Serbian nationalist surge blamed on broken promises

Click to follow
The Independent Online

Democratic parties in Serbia have mobilised in an attempt to bar ultra-nationalists from government after the party of the war crimes suspect Vojislav Seselj came first in Sunday's parliamentary elections.

Official results released early yesterday confirmed that Mr Seselj's Serbian Radical Party (SRS) won 26.7 per cent of votes, or 81 seats in the 250-member parliament.

Opinion polls had predicted the outcome, but part of the Serbian public is trying to figure out why the Radicals are so popular: Mr Seselj himself is in detention in The Hague awaiting trial for war crimes.

Dusan Janjic, an analyst, said the result reflected public opinion on the record of the reform-oriented parties that toppled Slobodan Milosevic three years ago, commenting: "It's all about failed promises, corruption and theft."

Stojan Savic, a shop vendor in central Belgrade, said: "[The Radicals] are the only party that always stood by its word." Voicing the anti-Western opinion of many Seselj sympathisers, he added: "The Radicals are not willing to sell their country for a handful of dollars."

The failed promises of quick economic recovery by the pro-reform parties are often mentioned by Serbs as the main reason for their loss of popularity. Another is their misunderstanding of what a market economy actually is: they think selling off state-owned companies to Western ones is a betrayal of the national interest.

Tijana Lukic, 28, a bank teller in one of the dozens of foreign banks that have arrived in Serbia in the past three years, said: "Many thought that capitalism was a salary of €1,000 (£700) a month. But they think little about the hard work that goes hand in hand with it."

The swift pace of reforms brought in by the Democratic Opposition of Serbia (DOS) brought the privatisation of prosperous businesses. In reality, it meant job cuts and work for the "new Yuppies", who speak English or work with computers. People aged over 45 have no chance of finding jobs, while workers kept at minimum salaries under Mr Milosevic's regime have seen their factories close.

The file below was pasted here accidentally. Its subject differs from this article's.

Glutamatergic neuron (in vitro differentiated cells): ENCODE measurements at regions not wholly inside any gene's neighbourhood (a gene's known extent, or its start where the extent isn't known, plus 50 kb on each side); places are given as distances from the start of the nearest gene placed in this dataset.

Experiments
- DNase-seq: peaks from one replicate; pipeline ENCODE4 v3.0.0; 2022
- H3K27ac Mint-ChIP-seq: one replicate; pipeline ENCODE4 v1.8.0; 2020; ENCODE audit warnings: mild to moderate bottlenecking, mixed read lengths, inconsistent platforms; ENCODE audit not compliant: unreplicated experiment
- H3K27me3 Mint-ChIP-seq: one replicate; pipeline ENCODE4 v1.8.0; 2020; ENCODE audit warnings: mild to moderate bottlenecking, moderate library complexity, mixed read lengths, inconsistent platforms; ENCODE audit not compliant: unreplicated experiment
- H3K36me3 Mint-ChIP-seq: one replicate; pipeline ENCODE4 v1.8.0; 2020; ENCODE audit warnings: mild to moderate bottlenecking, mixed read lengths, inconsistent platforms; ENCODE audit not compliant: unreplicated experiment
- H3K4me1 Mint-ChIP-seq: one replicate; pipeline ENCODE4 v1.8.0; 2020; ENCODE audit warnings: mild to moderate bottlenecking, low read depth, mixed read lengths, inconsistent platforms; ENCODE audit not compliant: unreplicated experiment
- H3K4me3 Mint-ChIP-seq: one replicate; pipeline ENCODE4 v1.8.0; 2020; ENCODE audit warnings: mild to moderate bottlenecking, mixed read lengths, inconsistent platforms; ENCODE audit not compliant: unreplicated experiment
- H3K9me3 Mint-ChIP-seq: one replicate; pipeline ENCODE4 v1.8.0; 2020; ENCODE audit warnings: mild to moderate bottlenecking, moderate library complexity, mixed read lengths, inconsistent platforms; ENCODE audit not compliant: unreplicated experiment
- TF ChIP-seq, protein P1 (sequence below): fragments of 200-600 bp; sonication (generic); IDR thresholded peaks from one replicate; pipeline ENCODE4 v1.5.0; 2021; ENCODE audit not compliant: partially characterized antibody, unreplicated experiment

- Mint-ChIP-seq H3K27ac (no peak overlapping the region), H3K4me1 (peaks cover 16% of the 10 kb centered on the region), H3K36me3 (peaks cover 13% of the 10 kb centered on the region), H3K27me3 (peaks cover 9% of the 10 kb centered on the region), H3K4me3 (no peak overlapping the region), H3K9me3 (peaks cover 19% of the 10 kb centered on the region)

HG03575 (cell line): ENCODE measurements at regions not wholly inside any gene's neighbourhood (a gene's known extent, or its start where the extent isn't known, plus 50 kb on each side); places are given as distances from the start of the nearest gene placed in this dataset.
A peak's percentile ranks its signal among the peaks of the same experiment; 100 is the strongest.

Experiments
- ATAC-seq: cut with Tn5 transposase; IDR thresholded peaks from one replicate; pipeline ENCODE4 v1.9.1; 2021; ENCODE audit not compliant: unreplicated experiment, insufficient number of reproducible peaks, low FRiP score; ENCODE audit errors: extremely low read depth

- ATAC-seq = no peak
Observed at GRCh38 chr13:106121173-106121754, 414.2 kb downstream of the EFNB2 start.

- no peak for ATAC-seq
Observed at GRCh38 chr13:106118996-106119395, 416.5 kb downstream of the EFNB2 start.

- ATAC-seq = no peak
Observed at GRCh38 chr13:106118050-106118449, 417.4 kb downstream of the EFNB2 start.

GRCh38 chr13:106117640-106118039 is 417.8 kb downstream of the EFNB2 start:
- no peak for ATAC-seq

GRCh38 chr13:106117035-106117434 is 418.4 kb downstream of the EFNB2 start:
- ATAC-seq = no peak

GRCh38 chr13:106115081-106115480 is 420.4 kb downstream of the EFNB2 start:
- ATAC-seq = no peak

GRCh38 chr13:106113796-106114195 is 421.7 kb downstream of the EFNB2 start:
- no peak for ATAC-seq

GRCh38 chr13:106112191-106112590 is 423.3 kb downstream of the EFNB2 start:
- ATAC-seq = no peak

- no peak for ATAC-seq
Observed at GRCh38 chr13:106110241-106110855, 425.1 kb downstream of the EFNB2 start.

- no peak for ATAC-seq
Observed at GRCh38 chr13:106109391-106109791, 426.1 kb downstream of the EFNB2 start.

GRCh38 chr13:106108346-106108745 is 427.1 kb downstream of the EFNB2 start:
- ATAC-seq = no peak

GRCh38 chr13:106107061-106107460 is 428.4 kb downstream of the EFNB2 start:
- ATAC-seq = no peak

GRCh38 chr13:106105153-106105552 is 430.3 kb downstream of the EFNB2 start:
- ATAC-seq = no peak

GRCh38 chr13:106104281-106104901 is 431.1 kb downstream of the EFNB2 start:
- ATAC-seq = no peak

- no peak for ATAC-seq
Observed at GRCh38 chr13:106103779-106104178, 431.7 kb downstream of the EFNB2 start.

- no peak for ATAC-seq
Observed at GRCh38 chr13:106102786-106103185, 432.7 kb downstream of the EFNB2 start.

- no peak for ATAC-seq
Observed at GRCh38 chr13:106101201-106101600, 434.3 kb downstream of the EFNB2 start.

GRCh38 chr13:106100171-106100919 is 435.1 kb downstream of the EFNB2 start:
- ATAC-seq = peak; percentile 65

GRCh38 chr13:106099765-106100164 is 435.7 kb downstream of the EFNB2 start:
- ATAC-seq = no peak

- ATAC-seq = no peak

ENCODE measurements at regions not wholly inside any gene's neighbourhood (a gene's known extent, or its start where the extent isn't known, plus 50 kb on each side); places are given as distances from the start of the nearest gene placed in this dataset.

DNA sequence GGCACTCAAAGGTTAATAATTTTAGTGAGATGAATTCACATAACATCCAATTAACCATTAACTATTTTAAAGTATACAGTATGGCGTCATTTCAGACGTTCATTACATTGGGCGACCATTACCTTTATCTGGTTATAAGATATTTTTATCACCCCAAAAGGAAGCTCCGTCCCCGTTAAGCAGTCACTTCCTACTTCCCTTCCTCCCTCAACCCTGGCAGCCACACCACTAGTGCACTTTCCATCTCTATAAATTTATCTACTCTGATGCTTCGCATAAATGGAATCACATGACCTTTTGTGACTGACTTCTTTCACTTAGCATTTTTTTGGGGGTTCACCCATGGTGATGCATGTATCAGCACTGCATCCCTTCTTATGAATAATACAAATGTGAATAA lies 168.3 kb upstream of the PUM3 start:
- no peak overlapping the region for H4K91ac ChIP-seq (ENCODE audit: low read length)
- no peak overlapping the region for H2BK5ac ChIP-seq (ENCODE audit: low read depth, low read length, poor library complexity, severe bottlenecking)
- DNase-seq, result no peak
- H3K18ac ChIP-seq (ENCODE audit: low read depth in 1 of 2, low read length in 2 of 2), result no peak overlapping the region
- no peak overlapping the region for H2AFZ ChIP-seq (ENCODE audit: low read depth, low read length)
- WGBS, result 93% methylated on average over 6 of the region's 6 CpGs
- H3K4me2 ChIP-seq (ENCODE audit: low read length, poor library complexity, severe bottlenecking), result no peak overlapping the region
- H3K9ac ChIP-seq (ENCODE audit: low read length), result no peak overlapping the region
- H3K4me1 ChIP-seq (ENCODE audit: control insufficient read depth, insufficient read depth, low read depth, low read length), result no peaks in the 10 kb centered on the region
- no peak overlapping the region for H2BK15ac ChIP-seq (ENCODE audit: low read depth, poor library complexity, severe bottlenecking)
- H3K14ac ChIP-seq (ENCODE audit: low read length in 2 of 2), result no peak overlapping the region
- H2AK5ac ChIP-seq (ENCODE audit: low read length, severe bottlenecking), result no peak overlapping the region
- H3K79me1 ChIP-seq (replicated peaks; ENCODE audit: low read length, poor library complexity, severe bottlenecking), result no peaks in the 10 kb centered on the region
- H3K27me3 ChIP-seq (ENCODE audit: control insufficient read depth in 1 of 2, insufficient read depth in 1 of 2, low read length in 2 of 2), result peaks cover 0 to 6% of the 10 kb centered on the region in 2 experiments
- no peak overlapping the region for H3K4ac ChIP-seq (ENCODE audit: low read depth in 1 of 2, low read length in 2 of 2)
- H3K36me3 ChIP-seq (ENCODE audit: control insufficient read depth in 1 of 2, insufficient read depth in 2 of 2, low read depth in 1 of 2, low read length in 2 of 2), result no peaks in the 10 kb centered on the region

Privatisation brought more than £500m into state coffers, but instead of creating new jobs, it led to accusations of corruption. The pro-reform regime, led by Zoran Djindjic, did not get rid of the "new rich" who thrived under Mr Milosevic, and were accused of links to organised crime. Zorana Stamenic, a 33-year-old Belgrade teacher, said: "Everything remained the same, with just the outside picture being different."

The reform-oriented government suffered a further setback with the assassination of Mr Djindjic in March, and DOS fell apart. Now it appears that the former members of DOS, with 42 per cent of votes or 124 seats in parliament, will have to negotiate a new government. They may try to invite some of the smaller parties, such as the Serbian Renewal Movement of Vuk Draskovic, to join.

Key to such efforts is the Democratic Party of Serbia, led by Vojislav Kostunica, who succeeded Mr Milosevic in 2000. Mr Kostunica said: "It was easy to elect the parliament, but for the government it will be much more difficult."

Javier Solana, the EU's foreign policy chief, appealed to the pro-democracy parties "to work together in order that a new government based on a clear and strong European reform agenda can be formed rapidly."

But with the New Year and the Orthodox Christmas celebrations coming up, a new government is not expected to be in place for weeks. Even then, as analysts predict, the differences among its members might give it a short life.